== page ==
Palestinian president meets UN secretary general

UN Secretary General Ban Ki-moon meets with Palestinian President Mahmoud Abbas in West Bank

Photo by: Reuters
Photo by: Reuters

Palestinian President Mahmoud Abbas (R) shakes hands with U.N. Secretary-General Ban Ki-moon before their meeting in the West Bank city of Ramallah October 21, 2015.

Palestinian President Mahmoud Abbas met UN Secretary General Ban Ki moon on Wednesday in the West Bank city of Ramallah, as violence between Palestinians and Israelis continues.

Ban denounced "hateful discourse" from both Palestinians and Israelis and stated that the Israeli response to Palestinian knife attacks added "to the already difficult challenges of restoring calm."

At least 48 Palestinians, including 24 attackers, have been killed by the Israeli police since the start of October, while nine Israelis have been stabbed. The current wave of violence came about after clashes in the Al-Aqsa Mosque compound clashes and a controversial crackdown by Israel.

Al-Aqsa Mosque, which is in Jerusalem’s Old City, is Islam's third holiest site, but Jews also claim that it is the location of two ancient Jewish temples.

After meeting Israeli Prime Minister Benjamin Netanyahu on Tuesday and Abbas on Wednesday, Ban stated that the status quo at Al Aqsa Mosque should be re-enforced.

After the meeting, Abbas affirmed that the Palestinian Authority (PA) had to protect the Palestinian people from Israeli aggression by all means. He asked the international community to protect Palestinians from Israel. 

"We have lost the ability to protect ourselves," he said. "We have no other choice but to seek international protection."

"We hope the UN will help us protect our people from the [Jewish] settlers terrorism and Israeli collective punishment," he added.

Following talks with Israeli and Palestinian leaders Ban called for an international active role to end the ongoing aggression by Israel against the Palestinians,  even though he said he was "not optimistic," accusing Israel of being the main instigator of the current violence.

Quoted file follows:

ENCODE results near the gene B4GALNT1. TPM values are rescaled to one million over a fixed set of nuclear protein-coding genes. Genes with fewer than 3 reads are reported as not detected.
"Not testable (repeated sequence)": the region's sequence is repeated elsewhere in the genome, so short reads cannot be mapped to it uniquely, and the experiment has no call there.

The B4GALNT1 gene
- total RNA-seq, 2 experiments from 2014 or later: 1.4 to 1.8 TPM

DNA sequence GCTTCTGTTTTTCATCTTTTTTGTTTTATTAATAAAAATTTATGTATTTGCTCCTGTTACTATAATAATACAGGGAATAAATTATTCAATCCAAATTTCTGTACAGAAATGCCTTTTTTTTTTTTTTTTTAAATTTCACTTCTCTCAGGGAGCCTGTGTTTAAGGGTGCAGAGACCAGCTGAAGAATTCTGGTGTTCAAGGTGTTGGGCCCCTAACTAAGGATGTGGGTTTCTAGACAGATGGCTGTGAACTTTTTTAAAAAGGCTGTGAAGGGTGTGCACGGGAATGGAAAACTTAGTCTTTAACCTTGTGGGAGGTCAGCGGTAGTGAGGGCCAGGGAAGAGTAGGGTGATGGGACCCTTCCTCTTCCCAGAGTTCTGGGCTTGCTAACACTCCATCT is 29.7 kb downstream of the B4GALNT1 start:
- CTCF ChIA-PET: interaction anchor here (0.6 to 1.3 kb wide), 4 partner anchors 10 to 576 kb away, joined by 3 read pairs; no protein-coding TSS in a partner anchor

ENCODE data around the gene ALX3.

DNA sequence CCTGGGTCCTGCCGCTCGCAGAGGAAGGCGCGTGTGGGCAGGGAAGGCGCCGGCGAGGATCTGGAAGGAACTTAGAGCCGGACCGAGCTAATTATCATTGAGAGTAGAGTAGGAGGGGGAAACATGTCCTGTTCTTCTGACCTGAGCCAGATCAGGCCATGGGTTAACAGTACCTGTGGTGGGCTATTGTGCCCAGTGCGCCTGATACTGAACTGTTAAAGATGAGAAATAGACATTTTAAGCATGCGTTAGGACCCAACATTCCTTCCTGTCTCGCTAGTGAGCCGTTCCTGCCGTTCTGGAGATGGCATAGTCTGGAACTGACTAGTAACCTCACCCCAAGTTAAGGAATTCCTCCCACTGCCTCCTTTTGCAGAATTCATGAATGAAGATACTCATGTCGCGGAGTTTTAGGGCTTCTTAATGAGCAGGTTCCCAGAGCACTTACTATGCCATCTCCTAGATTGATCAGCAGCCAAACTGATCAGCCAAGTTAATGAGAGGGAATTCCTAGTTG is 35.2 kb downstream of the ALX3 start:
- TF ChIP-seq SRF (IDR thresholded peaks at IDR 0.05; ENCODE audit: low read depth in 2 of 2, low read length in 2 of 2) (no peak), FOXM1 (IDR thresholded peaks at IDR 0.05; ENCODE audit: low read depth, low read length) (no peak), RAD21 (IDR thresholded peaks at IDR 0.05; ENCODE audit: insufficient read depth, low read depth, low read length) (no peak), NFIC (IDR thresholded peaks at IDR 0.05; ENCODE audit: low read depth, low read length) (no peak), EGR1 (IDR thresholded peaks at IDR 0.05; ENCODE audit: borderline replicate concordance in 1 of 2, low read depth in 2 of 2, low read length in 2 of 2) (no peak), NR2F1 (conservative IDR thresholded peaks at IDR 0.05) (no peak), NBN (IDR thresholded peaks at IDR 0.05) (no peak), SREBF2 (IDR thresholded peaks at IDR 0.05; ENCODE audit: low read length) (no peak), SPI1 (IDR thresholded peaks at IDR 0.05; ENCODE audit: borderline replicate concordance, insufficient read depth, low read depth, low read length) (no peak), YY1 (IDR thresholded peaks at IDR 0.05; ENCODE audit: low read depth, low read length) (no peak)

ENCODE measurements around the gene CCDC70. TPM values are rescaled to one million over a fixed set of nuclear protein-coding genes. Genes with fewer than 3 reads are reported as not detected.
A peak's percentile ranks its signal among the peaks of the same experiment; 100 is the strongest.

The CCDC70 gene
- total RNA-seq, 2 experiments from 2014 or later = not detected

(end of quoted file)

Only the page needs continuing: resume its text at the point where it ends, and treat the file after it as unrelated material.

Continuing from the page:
"There is no justification for the killing," Ban said after meeting Abbas. 

"We will continue to support all efforts to create the conditions to make meaningful negotiations possible," he added.

“The storming of the holy places [by Jewish extremists and Israeli security forces] led to the current wave of violence. No one can continue with the current situation between Israel and the Palestinians."

On Wednesday, Israeli police shot a Palestinian man who stabbed and injured an Israeli man in the settlement of Adam in the occupied West Bank.

Also on Wednesday, an Israeli settler was "accidentally" shot dead by a private security guard in Jerusalem after he was mistaken for a "terrorist," a police spokesman said. 

Police reported that the incident occured after an argument broke out between the man and two armed guards as he was trying to get onto a bus.

The guards stated that they asked for the man's identity papers but he allegedly attempted to get a hold of one of their guns. This led them to believe he was a "terrorist" so they shot him dead.

Israel occupied east Jerusalem, where Al-Aqsa is located, in the Six Day War of 1967 and annexed the territory in 1980. However, the international community does not recognise the annexation.

The Al-Aqsa compound has been a source of religious and political tension for decades between Israelis and Palestinians, as well as a frequent flashpoint for violence. Similar clashes took place at the end of July.

From 1967, to 2003, Jordan was in charge of Al Aqsa Mosque, regulating the entry of non-Muslims. When former Israeli Prime Minister, Ariel Sharon sent Israeli security forces to raid Al-Aqsa in an attempt to change the status quo, his actions triggered the second intifida.

In 2003 the Israeli government decided to hand over authority of the mosque to the Israeli security forces.

Speaking in Ramallah, Palestinian President Mahmoud Abbas said Palestinian people are frustrated with the failure of the peace talks.

The peace talks, which were aimed at securing a Palestinian state, collapsed in April 2014.

"Our youth is pressured and desperate over the Israeli government's failure and the absence of any political future that would provide hope of a fair and just peace allowing our people to be independent beside the state of Israel," Abbas said in Ramallah.

United States Secretary of State John Kerry said on Monday that both Israeli and Palestinian leaders need to clarify the status of Al-Aqsa Mosque, to help bring an end to the latest bloodshed.

"Israel understands the importance of the status quo and ... our objective is to make sure that everyone understands what that means," Kerry said in a news conference in Madrid.

Kerry is preparing to meet with Israeli Prime Minister Benjamin Netenyahu in Germany and will also meet with the Jordanian King, Abdullah II, and Palestinian President, Mahmoud Abbas, likely in Amman in the upcoming weeks to try to help resolve the current violence.

TRTWorld and agencies